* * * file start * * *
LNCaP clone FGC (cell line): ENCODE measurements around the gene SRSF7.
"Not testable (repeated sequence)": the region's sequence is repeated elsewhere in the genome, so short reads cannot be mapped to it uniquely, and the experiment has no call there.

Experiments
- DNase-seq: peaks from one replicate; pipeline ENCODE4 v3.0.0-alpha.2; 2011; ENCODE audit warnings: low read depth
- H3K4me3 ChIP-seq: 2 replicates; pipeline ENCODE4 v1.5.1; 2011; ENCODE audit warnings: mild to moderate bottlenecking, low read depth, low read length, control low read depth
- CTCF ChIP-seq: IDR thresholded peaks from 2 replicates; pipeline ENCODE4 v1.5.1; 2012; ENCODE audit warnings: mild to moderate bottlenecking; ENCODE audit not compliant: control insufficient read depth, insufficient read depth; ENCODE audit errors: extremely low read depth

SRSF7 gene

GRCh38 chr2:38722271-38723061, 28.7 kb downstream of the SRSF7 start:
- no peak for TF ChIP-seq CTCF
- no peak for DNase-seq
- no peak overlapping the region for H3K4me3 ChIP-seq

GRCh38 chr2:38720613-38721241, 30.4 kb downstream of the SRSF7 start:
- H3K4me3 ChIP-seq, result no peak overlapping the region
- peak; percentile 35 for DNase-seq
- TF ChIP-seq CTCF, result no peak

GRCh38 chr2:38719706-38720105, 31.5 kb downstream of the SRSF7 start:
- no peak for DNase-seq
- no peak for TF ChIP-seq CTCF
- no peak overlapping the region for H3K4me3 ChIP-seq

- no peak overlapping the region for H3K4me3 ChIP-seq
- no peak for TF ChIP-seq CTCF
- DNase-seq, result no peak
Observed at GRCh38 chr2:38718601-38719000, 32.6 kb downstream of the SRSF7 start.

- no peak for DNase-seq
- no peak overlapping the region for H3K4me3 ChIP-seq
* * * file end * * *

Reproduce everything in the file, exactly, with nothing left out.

LNCaP clone FGC (cell line): ENCODE measurements around the gene SRSF7.
"Not testable (repeated sequence)": the region's sequence is repeated elsewhere in the genome, so short reads cannot be mapped to it uniquely, and the experiment has no call there.

Experiments
- DNase-seq: peaks from one replicate; pipeline ENCODE4 v3.0.0-alpha.2; 2011; ENCODE audit warnings: low read depth
- H3K4me3 ChIP-seq: 2 replicates; pipeline ENCODE4 v1.5.1; 2011; ENCODE audit warnings: mild to moderate bottlenecking, low read depth, low read length, control low read depth
- CTCF ChIP-seq: IDR thresholded peaks from 2 replicates; pipeline ENCODE4 v1.5.1; 2012; ENCODE audit warnings: mild to moderate bottlenecking; ENCODE audit not compliant: control insufficient read depth, insufficient read depth; ENCODE audit errors: extremely low read depth

SRSF7 gene

GRCh38 chr2:38722271-38723061, 28.7 kb downstream of the SRSF7 start:
- no peak for TF ChIP-seq CTCF
- no peak for DNase-seq
- no peak overlapping the region for H3K4me3 ChIP-seq

GRCh38 chr2:38720613-38721241, 30.4 kb downstream of the SRSF7 start:
- H3K4me3 ChIP-seq, result no peak overlapping the region
- peak; percentile 35 for DNase-seq
- TF ChIP-seq CTCF, result no peak

GRCh38 chr2:38719706-38720105, 31.5 kb downstream of the SRSF7 start:
- no peak for DNase-seq
- no peak for TF ChIP-seq CTCF
- no peak overlapping the region for H3K4me3 ChIP-seq

- no peak overlapping the region for H3K4me3 ChIP-seq
- no peak for TF ChIP-seq CTCF
- DNase-seq, result no peak
Observed at GRCh38 chr2:38718601-38719000, 32.6 kb downstream of the SRSF7 start.

- no peak for DNase-seq
- no peak overlapping the region for H3K4me3 ChIP-seq